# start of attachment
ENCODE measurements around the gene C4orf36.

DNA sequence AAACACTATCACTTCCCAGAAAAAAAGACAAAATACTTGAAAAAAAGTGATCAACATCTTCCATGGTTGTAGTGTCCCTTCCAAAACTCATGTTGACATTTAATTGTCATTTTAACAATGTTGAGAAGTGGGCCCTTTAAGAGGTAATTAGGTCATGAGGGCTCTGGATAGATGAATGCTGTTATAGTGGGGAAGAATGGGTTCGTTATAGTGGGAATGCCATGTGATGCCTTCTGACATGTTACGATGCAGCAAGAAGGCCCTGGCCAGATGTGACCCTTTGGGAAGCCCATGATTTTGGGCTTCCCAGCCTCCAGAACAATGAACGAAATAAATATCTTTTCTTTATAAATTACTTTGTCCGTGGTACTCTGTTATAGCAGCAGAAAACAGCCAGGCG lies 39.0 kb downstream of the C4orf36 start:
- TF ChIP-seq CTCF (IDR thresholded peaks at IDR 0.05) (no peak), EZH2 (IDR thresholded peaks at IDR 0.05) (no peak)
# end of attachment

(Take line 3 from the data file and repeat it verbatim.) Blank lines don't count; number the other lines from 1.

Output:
- TF ChIP-seq CTCF (IDR thresholded peaks at IDR 0.05) (no peak), EZH2 (IDR thresholded peaks at IDR 0.05) (no peak)